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Shattering the Glass: It's Time

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Introduction:

Past, present and future, each three words that express distinct units of time; however there is a common thread among the three in regards to women and their place in the workforce. In the past, a woman seen in a high paying job such as a CEO or president of a company would have been a rare sight, if seen at all. This is known today as the glass ceiling, which is defined by Merriam Webster’s online encyclopedia as “an intangible barrier within a hierarchy that prevents women or minorities from obtaining upper-level positions” (“Glass”). The term was popularized in the 1980’s, after the second wave of feminism had begun. It was not until the late 19th century that American women began to demand equality, although thoughts of it had been conveyed in colonial times. As the Constitution was being written, Abigail Adams suggested to her husband, “In the new Code of Laws...I desire you to remember the ladies and be more generous to them than your ancestors…” (Lindsey and Beach 351). John brushed her desires to the side, it would be over almost 50 years later until the movement for egalitarianism, would truly begin. It began again with the Seneca Falls convention in 1848, the first convention for women’s rights, and grew into the movement that is studied in schools today; many people know it as the Feminist movement. Elizabeth Cady Stanton and Lucretia Mott began the fight for equality allowing for the passage of the 19th amendment in 1920 and the publication of one of the most revered novels, The Feminine Mystique by Betty Friedan. The Feminine Mystique facilitated the beginning of the second wave of feminism, which has carried on into the 21st century. A majority of the nation assumes women now have equal opportunity ...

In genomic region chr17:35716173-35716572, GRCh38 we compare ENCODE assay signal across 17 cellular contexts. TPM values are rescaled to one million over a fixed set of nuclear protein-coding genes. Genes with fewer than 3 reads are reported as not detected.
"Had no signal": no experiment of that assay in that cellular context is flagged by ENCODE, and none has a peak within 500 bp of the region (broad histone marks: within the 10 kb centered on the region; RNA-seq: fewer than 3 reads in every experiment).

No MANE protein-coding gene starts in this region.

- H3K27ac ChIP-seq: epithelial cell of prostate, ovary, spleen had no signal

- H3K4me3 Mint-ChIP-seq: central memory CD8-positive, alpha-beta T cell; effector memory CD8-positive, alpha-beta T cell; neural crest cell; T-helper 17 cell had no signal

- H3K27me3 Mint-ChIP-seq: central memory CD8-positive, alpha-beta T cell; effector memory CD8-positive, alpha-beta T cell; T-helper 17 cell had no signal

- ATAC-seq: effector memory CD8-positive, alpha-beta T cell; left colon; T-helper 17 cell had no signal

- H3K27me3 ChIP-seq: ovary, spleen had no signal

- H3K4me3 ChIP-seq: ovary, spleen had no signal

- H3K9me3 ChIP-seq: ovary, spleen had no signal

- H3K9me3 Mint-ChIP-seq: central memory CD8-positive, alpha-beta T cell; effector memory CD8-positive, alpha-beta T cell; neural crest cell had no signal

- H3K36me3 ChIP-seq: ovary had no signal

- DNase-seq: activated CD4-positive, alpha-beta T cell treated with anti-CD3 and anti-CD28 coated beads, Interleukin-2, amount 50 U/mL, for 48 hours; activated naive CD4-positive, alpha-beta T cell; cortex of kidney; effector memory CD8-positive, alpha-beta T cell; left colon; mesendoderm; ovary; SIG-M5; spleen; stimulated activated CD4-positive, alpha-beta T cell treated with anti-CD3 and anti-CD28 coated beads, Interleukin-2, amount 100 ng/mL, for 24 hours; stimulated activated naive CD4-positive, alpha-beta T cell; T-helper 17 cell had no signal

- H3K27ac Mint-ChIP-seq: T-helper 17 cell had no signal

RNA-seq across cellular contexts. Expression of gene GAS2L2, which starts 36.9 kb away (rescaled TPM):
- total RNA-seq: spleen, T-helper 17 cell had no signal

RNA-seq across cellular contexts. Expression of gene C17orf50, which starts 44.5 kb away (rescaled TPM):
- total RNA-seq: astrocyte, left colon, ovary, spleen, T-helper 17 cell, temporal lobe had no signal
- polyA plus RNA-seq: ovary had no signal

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..., Linda L. and Stephen Beach. Sociology. 3rd Ed. Upper Saddle River,

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